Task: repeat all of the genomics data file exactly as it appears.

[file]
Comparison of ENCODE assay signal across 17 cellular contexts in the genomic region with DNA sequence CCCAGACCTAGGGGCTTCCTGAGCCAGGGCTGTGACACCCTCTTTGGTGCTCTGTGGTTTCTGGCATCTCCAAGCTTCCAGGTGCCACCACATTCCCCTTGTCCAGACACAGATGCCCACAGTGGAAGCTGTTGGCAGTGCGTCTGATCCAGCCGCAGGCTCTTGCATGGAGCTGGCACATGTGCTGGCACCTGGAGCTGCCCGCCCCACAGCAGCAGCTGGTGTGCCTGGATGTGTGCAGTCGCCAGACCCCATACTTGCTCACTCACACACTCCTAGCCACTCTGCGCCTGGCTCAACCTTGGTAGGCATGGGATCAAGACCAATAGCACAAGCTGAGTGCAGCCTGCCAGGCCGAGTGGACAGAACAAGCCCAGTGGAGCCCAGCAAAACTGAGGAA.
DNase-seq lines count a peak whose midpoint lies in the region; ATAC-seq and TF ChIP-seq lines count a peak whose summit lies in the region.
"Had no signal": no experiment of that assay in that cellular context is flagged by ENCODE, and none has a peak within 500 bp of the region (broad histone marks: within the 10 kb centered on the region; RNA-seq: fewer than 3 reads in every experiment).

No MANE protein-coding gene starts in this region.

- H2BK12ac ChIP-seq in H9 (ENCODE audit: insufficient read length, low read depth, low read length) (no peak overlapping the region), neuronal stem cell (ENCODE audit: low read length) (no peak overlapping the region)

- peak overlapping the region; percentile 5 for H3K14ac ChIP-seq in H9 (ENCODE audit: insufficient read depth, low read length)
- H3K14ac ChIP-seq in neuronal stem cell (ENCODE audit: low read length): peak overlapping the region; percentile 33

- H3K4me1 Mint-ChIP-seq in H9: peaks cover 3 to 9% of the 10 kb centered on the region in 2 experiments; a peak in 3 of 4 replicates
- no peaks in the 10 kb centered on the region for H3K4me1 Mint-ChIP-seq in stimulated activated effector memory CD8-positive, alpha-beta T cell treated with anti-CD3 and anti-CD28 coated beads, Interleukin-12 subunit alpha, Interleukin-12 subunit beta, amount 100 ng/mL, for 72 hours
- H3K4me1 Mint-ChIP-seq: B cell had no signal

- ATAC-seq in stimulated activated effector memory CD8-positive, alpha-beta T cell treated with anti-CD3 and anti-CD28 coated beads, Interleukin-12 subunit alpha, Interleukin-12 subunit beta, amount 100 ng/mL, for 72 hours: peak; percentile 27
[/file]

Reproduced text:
Comparison of ENCODE assay signal across 17 cellular contexts in the genomic region with DNA sequence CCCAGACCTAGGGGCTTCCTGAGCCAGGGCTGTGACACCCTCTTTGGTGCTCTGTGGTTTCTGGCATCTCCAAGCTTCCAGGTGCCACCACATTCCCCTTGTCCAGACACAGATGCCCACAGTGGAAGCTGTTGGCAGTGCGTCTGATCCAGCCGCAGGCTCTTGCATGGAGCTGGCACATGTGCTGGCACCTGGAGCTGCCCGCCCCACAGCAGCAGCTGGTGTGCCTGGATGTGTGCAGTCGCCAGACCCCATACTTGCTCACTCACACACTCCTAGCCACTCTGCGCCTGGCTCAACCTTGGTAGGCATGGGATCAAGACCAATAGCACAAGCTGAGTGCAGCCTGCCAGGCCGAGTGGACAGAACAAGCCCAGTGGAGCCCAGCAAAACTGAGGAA.
DNase-seq lines count a peak whose midpoint lies in the region; ATAC-seq and TF ChIP-seq lines count a peak whose summit lies in the region.
"Had no signal": no experiment of that assay in that cellular context is flagged by ENCODE, and none has a peak within 500 bp of the region (broad histone marks: within the 10 kb centered on the region; RNA-seq: fewer than 3 reads in every experiment).

No MANE protein-coding gene starts in this region.

- H2BK12ac ChIP-seq in H9 (ENCODE audit: insufficient read length, low read depth, low read length) (no peak overlapping the region), neuronal stem cell (ENCODE audit: low read length) (no peak overlapping the region)

- peak overlapping the region; percentile 5 for H3K14ac ChIP-seq in H9 (ENCODE audit: insufficient read depth, low read length)
- H3K14ac ChIP-seq in neuronal stem cell (ENCODE audit: low read length): peak overlapping the region; percentile 33

- H3K4me1 Mint-ChIP-seq in H9: peaks cover 3 to 9% of the 10 kb centered on the region in 2 experiments; a peak in 3 of 4 replicates
- no peaks in the 10 kb centered on the region for H3K4me1 Mint-ChIP-seq in stimulated activated effector memory CD8-positive, alpha-beta T cell treated with anti-CD3 and anti-CD28 coated beads, Interleukin-12 subunit alpha, Interleukin-12 subunit beta, amount 100 ng/mL, for 72 hours
- H3K4me1 Mint-ChIP-seq: B cell had no signal

- ATAC-seq in stimulated activated effector memory CD8-positive, alpha-beta T cell treated with anti-CD3 and anti-CD28 coated beads, Interleukin-12 subunit alpha, Interleukin-12 subunit beta, amount 100 ng/mL, for 72 hours: peak; percentile 27